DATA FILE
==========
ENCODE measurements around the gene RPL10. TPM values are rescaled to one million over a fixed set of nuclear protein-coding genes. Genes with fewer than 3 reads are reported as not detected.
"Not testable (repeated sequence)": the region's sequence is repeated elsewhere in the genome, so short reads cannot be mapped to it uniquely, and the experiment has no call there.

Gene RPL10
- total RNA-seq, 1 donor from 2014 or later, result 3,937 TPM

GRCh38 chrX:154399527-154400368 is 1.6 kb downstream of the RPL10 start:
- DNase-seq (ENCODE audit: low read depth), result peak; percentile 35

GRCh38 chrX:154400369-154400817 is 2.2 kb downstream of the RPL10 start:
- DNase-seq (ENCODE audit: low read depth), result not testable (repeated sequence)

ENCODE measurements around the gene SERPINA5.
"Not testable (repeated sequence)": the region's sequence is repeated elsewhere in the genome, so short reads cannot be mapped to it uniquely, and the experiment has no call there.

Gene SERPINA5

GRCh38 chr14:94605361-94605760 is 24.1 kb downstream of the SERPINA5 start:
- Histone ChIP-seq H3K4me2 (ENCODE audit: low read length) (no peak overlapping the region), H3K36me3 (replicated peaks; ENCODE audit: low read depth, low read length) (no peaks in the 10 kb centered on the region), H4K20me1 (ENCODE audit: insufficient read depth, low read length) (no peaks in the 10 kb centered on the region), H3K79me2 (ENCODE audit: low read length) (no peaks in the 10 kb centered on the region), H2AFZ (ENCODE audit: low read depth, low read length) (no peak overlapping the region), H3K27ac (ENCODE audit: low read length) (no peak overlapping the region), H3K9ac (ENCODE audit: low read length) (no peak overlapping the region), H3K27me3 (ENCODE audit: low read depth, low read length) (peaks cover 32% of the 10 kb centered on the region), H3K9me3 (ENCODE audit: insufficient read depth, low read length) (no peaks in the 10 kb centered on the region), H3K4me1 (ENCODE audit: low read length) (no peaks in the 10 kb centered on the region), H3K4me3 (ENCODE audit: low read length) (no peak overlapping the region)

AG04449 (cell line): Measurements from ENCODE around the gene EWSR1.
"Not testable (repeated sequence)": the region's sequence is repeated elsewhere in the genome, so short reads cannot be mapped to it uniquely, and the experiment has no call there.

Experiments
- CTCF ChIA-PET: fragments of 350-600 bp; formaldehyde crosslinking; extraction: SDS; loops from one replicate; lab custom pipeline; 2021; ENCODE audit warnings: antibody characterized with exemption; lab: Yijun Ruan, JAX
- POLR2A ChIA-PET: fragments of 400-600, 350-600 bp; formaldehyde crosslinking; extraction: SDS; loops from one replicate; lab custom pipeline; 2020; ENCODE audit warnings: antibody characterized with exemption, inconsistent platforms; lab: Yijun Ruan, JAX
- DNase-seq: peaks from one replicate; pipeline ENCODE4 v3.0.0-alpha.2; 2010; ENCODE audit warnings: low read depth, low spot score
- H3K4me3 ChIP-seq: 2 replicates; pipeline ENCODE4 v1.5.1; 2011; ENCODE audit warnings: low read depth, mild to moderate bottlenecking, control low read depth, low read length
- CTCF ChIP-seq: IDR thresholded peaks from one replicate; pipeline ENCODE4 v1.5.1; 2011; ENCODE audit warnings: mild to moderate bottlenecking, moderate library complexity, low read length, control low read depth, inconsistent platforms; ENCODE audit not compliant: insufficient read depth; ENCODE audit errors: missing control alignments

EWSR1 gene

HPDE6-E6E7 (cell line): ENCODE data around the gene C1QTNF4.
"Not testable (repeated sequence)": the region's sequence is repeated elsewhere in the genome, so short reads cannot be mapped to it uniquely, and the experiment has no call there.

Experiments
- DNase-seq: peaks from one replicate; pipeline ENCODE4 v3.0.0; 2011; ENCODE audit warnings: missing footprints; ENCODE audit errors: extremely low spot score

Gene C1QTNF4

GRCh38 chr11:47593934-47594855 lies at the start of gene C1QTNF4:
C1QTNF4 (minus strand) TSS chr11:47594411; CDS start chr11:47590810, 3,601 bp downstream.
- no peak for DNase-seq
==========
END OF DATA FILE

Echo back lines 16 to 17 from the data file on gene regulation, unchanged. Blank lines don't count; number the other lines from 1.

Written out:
Experiments
- CTCF ChIA-PET: fragments of 350-600 bp; formaldehyde crosslinking; extraction: SDS; loops from one replicate; lab custom pipeline; 2021; ENCODE audit warnings: antibody characterized with exemption; lab: Yijun Ruan, JAX